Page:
Science Advances: Prof. Ming Shao’s group established a rapid method to generate maternal mutants and large genomic deletions in zebrafish

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Maternally supplied mRNAs and proteins, produced by over half of the coding genes in zebrafish, control oogenesis and the earliest processes of embryonic development, especially those before zygotic genome activation. Some maternal factors can also perform zygotic functions during early development. Thus, eliminating both maternal and zygotic products is essential to elucidate functional roles of genes with maternal expression. However, most maternal gene products are cell-autonomously deposited in primary oocytes that have the same genotype as somatic cells. As a result, to generate maternal (M) or maternal-zygotic (MZ) mutant offspring by traditional genetic approach, viable and fertile homozygous mutant females are indispensable. These homozygous mutants are classically produced in a time-consuming manner by repeated crossing and screening through typically three generations (almost nine months in zebrafish). Nevertheless, if loss of zygotic gene functions causes death or sterility, it becomes particularly difficult to produce maternal mutants. One way to circumvent these obstacles is to rescue phenotype defects by injecting the wild-type mRNA, such as the case for the generation of Moep mutants, but this approach was proved to be possible only for a small proportion of zygotic lethal genes. Several alternatives have also been developed but these methods remain technically challenging, time-consuming, or less efficient. Therefore, a rapid and straightforward system to inactivate genes in the oocyte may break the barrier to study their maternal functions.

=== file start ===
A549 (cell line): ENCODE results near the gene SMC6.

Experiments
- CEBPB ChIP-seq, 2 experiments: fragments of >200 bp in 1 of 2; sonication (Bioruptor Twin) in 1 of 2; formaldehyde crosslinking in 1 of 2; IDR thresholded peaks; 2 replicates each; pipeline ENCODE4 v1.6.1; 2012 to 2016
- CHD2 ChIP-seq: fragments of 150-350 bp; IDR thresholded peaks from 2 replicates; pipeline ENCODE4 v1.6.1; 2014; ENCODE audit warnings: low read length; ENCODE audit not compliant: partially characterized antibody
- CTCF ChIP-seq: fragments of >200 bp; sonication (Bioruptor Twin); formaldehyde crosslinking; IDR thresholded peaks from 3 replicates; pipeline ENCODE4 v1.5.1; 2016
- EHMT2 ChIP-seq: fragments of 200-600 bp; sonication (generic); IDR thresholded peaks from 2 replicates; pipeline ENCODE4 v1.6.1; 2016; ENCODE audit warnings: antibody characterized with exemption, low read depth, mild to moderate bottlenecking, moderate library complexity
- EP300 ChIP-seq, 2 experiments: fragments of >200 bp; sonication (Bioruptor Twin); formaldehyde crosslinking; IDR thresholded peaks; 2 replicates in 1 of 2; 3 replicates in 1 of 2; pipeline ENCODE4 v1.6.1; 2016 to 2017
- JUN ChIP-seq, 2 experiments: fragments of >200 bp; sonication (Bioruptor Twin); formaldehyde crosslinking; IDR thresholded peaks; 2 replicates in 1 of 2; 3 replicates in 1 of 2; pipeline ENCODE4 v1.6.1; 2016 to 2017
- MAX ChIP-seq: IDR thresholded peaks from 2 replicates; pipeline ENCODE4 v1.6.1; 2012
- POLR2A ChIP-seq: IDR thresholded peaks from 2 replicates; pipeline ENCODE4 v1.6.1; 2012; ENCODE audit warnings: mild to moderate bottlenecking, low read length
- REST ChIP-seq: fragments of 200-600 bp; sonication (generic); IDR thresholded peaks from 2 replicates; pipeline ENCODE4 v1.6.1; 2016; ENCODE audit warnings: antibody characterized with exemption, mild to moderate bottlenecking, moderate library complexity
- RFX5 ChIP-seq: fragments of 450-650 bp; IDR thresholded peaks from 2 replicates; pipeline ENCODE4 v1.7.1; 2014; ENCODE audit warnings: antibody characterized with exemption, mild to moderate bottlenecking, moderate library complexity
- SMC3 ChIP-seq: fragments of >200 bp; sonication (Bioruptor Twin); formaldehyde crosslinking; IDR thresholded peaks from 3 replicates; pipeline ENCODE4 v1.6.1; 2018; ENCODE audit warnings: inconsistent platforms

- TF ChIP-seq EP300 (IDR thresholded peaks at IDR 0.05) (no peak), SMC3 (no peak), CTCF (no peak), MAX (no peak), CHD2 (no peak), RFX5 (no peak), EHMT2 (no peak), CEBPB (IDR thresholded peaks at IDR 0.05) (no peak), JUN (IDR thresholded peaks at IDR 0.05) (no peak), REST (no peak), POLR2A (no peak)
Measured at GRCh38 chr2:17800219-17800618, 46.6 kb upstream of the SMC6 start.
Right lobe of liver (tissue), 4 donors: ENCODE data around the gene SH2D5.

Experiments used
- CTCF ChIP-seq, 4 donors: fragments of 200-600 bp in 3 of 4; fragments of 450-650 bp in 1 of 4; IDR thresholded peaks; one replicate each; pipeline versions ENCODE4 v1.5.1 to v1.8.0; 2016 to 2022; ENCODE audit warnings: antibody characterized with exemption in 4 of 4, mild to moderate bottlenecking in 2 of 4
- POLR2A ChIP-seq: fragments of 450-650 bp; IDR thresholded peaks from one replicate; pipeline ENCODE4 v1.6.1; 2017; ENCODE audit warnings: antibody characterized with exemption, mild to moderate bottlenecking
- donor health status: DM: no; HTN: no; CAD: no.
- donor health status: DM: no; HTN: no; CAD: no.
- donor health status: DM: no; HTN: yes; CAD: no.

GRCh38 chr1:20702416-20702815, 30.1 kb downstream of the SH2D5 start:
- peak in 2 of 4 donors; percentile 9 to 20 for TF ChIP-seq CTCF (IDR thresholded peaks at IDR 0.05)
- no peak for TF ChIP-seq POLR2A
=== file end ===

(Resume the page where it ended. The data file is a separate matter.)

Prof. Shao’s group developed a rapid conditional knockout strategy to generate maternal mutants by just one generation (less than three months). By introducing a single or multiple sgRNA expression modules into Tg(zpc:zcas9) embryos via I-SceI-mediated transgenesis, they successfully generated maternal mutants for nanog and ctnnb2 (β-catenin2) genes among F1 embryos (Figure 1). They also discovered a dramatic tendency for genome editing in zebrafish oocytes to frequently produce heritable large deletions when expressing multiple sgRNAs (Figure 2). Therefore, their study demonstrates the promising potential of this novel conditional knockout strategy to circumvent current technical restrictions in the functional studies of maternal factors.

Figure1, Procedure of rapid oocyte-specific conditional knockout

A, workflow to obtain maternal mutants through oocyte-specific conditional genome editing.

B, Using this method we obtained nanog maternal mutants, which showed extremely epiboly delay.

C, The constructed ctnnb2 maternal mutants displayed severe defects in body axis formation.

Figure2, Expression of Cas9 and multiple sgRNAs in oocytes tends to generate large deletions in nanog gene.

This work was published in the Science Advances on August 6th. Prof. Ming Shao at School of Life Sciences, Shandong University was the corresponding author of this paper. This work was supported by the National Natural Science Foundation of China (grant numbers 31871451 and 32070813), the National Key R&D Program of China (grant number 2018YFA0801000), and the Program of Shandong University Qilu Young Scholars.

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